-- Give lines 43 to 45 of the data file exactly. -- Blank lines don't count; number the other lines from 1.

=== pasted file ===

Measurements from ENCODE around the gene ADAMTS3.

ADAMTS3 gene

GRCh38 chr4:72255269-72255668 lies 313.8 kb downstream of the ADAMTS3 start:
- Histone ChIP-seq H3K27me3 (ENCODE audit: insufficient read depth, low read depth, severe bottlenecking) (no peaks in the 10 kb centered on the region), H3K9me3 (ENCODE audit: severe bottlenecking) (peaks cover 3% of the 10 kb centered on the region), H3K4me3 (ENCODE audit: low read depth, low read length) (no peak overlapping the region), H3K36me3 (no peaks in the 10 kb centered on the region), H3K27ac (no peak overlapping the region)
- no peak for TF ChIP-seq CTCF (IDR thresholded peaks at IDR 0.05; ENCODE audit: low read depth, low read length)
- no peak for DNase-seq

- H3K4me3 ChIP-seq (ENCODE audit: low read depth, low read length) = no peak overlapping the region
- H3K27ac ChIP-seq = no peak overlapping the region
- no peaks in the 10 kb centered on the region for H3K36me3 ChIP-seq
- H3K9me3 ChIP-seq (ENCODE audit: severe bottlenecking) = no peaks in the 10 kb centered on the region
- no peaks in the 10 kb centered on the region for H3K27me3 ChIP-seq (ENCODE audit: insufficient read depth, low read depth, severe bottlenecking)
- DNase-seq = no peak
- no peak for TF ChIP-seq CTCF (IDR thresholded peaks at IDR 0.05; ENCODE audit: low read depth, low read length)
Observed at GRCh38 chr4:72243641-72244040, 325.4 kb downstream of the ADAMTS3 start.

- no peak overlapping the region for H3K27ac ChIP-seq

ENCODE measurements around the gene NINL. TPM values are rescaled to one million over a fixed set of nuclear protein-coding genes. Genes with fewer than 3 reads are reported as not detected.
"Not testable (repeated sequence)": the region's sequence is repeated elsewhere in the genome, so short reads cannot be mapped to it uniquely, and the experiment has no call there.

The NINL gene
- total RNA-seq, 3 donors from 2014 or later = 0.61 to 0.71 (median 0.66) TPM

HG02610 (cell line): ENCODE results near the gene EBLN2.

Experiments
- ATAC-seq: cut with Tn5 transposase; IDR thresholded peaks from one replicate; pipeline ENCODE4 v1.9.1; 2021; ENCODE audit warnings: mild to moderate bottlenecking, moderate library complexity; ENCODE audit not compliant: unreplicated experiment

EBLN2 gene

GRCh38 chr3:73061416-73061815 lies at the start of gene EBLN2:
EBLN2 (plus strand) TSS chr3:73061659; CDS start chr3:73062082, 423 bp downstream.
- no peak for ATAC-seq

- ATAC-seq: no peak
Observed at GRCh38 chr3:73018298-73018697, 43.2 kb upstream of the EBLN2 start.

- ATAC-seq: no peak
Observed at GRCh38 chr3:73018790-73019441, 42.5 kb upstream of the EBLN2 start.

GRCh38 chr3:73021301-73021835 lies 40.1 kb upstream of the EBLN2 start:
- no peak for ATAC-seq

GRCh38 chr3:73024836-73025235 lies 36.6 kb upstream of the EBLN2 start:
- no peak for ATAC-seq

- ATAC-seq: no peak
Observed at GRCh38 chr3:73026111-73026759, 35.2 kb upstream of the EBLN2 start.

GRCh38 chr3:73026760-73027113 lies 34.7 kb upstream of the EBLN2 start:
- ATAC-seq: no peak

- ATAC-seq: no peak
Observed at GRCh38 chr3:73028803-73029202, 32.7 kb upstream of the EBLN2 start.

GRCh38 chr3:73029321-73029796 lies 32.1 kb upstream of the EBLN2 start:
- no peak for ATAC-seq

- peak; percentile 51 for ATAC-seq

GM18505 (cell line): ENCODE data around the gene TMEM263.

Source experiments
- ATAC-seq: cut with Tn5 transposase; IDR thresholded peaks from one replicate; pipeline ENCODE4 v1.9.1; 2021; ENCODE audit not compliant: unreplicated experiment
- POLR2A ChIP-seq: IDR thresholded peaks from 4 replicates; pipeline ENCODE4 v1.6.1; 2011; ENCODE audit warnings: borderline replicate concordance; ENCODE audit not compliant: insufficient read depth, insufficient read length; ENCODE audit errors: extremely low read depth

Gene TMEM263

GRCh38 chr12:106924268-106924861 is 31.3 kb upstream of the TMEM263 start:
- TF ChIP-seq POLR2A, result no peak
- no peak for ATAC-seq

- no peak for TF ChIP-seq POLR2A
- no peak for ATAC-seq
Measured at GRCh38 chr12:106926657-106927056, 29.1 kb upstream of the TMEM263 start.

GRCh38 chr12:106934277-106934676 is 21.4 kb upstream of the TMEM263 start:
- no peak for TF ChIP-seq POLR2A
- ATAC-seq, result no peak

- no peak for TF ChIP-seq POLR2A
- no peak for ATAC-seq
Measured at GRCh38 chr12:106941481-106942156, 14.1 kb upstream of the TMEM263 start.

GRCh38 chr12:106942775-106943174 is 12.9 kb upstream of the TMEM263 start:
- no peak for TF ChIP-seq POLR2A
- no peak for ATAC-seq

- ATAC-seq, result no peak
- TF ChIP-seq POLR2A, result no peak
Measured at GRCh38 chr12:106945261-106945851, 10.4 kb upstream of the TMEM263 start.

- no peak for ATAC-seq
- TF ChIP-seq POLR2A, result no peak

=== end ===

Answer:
- peak; percentile 51 for ATAC-seq

GM18505 (cell line): ENCODE data around the gene TMEM263.

Source experiments